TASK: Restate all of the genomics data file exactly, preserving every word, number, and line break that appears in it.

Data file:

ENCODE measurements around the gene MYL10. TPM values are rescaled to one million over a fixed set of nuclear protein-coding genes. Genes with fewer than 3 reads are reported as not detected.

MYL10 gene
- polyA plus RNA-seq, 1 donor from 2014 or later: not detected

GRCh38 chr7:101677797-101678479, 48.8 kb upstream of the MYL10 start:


ENCODE measurements around the gene MYL10. TPM values are rescaled to one million over a fixed set of nuclear protein-coding genes. Genes with fewer than 3 reads are reported as not detected.

MYL10 gene
- polyA plus RNA-seq, 1 donor from 2014 or later: not detected

GRCh38 chr7:101677797-101678479, 48.8 kb upstream of the MYL10 start: